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Postmates Workers Scammed out of Their Earnings Are Reimbursed Following The Markup’s Report

The phishing scam targets gig workers, accessing their login credentials and stealing their pay

A photo of a 'We deliver with Postmates' sticker in the window of a restaurant in San Francisco
Justin Sullivan/Getty Images

Postmates courier Benjamin Safer was certain he’d never again see the $346.73 that had been stolen from him. He’d been tricked out of a week’s pay in a phishing scam in late March when a con artist persuaded him to hand over his Postmates login details and then emptied his account.

After several unsuccessful attempts to get reimbursed by Postmates—and nearly 11 months of waiting—the company sent Safer a credit for all of his lost earnings last Friday. The move came a day after his saga and those of other scammed Postmates workers were detailed by The Markup. The other couriers named in the piece also said they were contacted by Postmates, which is owned by Uber, after The Markup story. 

“Your case was escalated to me to resolve,” Kara R., who identified herself as a Postmates payments support lead supervisor, wrote in an email to Safer, which he shared with The Markup. “Thank you for your patience as we have been working to resolve this issue for you. Today I am providing you a one-time credit for 100% of the number of earnings that you reported missing…. Please know that this is a one-time courtesy that will never be extended again in the future for this type of case.”

The scam, which appears to have targeted hundreds of Postmates couriers over the past year, highlights what can go wrong in an app-based workplace, where workers have little interaction with their company, management systems are automated, and the workforce changes frequently. Gig workers—such as Postmates couriers, Uber drivers, and Instacart shoppers—don’t have trainings, guidance, or colleagues to ask for help. They have an app that tells them where to go and are otherwise left on their own. Con artists have been taking advantage of this system to prey on unsuspecting workers.

While Postmates declined to say how many complaints it has gotten from couriers about the phishing scam, Reddit, Twitter, and YouTube are filled with hundreds of workers’ stories about drained accounts or near misses.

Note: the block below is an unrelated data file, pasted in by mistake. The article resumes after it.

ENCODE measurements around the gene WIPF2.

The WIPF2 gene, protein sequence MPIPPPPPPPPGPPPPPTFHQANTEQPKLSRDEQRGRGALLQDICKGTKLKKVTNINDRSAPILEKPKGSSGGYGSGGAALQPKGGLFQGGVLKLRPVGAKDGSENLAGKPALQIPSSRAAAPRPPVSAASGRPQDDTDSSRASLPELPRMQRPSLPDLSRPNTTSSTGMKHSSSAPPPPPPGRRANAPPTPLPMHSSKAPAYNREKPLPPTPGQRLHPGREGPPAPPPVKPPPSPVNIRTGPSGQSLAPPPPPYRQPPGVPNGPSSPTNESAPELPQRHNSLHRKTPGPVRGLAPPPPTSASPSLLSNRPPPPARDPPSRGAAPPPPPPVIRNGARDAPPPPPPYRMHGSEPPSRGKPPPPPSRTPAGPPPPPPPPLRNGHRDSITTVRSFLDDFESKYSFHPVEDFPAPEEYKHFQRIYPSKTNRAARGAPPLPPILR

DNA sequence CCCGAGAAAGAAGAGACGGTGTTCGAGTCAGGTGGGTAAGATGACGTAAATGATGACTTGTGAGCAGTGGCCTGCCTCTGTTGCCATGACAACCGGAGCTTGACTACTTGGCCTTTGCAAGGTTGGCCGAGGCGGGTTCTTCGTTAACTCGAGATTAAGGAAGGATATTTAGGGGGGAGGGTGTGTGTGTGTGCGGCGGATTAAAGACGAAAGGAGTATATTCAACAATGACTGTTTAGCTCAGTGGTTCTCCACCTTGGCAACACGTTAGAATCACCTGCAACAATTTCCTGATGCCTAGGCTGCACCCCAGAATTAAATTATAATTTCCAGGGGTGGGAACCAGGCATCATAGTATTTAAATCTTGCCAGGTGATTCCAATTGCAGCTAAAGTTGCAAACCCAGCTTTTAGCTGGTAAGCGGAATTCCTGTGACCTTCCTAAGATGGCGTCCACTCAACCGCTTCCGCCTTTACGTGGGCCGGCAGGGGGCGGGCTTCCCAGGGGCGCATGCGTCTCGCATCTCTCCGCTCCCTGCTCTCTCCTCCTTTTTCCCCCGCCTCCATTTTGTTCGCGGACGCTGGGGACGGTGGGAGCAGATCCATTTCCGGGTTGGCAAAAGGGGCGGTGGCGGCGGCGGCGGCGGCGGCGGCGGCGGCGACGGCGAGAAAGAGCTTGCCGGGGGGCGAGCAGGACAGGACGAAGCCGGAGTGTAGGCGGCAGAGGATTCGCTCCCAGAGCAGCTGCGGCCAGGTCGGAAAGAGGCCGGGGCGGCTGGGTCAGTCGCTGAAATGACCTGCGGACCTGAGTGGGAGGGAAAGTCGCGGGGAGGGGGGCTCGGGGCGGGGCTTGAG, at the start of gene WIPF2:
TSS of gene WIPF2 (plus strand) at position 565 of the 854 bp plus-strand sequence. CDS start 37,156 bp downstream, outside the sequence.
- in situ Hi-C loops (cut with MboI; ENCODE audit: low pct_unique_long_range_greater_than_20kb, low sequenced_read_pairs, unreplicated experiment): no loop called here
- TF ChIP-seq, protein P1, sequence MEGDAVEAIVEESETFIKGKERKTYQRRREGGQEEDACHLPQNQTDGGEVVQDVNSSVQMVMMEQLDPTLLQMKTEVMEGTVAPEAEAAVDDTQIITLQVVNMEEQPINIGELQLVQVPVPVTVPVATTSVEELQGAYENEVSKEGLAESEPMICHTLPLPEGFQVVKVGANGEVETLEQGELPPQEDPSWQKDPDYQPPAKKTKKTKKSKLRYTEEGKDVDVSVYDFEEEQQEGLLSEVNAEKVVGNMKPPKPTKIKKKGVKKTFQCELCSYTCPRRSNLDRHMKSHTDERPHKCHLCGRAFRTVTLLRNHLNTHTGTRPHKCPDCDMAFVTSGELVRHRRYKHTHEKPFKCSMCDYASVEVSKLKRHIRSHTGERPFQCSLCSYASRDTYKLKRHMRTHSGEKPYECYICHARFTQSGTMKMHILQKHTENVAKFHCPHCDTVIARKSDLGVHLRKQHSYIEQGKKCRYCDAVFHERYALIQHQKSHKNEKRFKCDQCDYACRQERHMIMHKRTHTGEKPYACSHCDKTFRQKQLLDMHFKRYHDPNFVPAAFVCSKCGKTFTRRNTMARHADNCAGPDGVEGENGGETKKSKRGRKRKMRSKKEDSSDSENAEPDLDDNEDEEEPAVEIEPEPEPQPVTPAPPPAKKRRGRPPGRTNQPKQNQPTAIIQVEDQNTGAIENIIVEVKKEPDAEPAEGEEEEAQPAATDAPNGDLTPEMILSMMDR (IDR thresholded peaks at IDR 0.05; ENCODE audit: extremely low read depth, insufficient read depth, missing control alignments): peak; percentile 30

A photo of Benjamin Safer
Caption: Benjamin Safer, received all his lost earnings from Postmates after The Markup’s report. Credit:Jason Henry

The scam involves the con artist putting in a Postmates order for the sole purpose of being able to talk to the driver on the phone. Those orders tend to be for small items from fast-food chains, like McDonald’s Chicken McNuggets or Jack in the Box value fries. The scammer pretends to be a Postmates employee calling about a problem with the order, often offering workers a cash credit or threatening them with deactivation as a way to get their login and password.

When it happened to Postmates courier Shaleece Green, she was told by the scammer that she’d get a $9 credit for a canceled order. After the scammer hung up on her upon discovering she only had a small amount in her account, Green called an actual Postmates representative and was told she wouldn’t get the $9 and that the company would never have asked for her account information.

On Friday, however, Kara R. emailed Green to let her know that “I have issued a payout in the amount of $9.00 to your account for a past Jack in the Box delivery.”

Meghan Casserly, head of delivery communications for Uber and Postmates, declined to comment on the emails and reimbursements. She’d previously told The Markup that “while incidents like these are not unique to Uber or Postmates, we take all reports of fraudulent activity very seriously.”

Postmates also instituted two-factor authentication within the past few weeks, making it harder for scammers to log in to couriers’ accounts and steal their pay. 

Still, couriers and security experts say the company could do more in terms of protections.

None of the workers who spoke with The Markup knew about the scam before it happened to them. They said frequent warnings about con artists or a notice in the app would be helpful. Couriers also said creating a caller ID that labels customer calls as from “the customer” could help prevent fraud.

Bryce Doubravsky, another courier who spoke with The Markup, sent Postmates an email at the end of January suggesting that one easy fix for the scam would be to put a temporary hold on account transfers when banking information is changed. He didn’t hear back from Postmates until Friday.

“I do apologize for the delayed response,” Kara R. wrote to Doubravsky. “I will definitely give your feedback to the appropriate people, Bryce. Thank you for being a part of Postmates!”

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